Population Research and Policy Review 17: 439–456, 1998.
© 1998 Kluwer Academic Publishers. Printed in the Netherlands.
The effect of immigrant admission criteria on immigrant
Economic and Social Research Institute, Dublin, Ireland, and Centre for Economic Policy
Research, London, UK
Abstract. The skill levels of immigrants entering the USA has declined in recent decades;
however, most immigrants to the USA continue to be admitted on the basis of family contacts,
without reference to labour-market characteristics. This situation has given rise to a debate
about the criteria on which immigrants are admitted or excluded. I examine how the relative
skill levels of immigrants admitted under different criteria vary by country of origin, those
criteria being the possession of highly-valued skills and family connections. Using data from
the Immigration and Naturalization Service, Borjas’ 1987 model is tested. The results show (a)
that the relative skill levels of the two groups do indeed differ by country of origin, and (b) the
pattern by country of origin is consistent with the Borjas predictions. The policy implication
is that the effects of changing admission criteria will differ by country of origin, but in a
Keywords: Immigrants, Skills, Class of admission
The decline in the labour-market quality of US immigrants from the 1960s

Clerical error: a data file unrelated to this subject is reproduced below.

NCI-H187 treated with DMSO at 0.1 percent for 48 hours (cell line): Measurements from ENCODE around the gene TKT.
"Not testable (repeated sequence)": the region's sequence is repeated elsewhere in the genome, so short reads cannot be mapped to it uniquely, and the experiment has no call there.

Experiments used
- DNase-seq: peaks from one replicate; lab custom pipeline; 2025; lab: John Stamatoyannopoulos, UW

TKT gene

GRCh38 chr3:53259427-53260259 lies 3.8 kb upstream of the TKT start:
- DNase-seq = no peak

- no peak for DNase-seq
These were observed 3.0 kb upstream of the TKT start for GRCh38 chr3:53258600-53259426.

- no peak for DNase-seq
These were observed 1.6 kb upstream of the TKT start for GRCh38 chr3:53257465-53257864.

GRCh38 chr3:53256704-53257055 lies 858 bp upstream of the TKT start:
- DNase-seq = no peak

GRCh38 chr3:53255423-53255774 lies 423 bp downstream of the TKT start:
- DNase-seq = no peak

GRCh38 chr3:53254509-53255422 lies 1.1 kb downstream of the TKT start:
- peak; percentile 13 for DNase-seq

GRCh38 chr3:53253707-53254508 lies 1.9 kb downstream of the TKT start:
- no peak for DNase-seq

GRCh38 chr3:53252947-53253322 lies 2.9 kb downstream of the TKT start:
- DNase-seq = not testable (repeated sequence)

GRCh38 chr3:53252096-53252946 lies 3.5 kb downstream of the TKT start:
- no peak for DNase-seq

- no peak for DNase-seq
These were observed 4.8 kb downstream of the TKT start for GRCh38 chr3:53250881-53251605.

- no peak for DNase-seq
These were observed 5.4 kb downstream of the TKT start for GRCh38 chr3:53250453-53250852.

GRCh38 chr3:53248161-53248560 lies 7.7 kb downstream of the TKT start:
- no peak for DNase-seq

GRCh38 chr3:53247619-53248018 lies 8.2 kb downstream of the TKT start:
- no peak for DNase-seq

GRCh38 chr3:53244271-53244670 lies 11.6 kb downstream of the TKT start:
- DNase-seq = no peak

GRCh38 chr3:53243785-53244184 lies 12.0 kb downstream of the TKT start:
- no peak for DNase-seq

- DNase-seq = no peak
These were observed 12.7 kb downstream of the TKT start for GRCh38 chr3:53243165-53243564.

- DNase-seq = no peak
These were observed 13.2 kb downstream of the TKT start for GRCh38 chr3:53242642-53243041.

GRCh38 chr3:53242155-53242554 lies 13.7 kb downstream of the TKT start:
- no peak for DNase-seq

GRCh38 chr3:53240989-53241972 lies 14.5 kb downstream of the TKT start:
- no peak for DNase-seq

to the 1980s (Borjas 1987, 1990) and the possible continued skill decline
through the 1980s (Borjas 1995) has generated concern over the possible
long-term impact of immigration. To reverse this trend, it has been suggested
that immigration policy be altered so that admission to the USA is based to a
greater degree on skill level as opposed to family connections.
Alongside this policy suggestion is research which shows that immigrants
from some countries will be more skilled on average than native workers,
while immigrants from other countries will be less skilled, regardless of ad-
mission criteria (Borjas 1987). If this is true, altering admission criteria will
have a smaller impact on the average labour-market characteristics of immi-
grants coming from some countries than from others.
In this paper, I will consider this issue of how immigration admission
criteria may have a different impact on the labour-market characteristics of
immigrants from different countries. I add to the literature on immigrant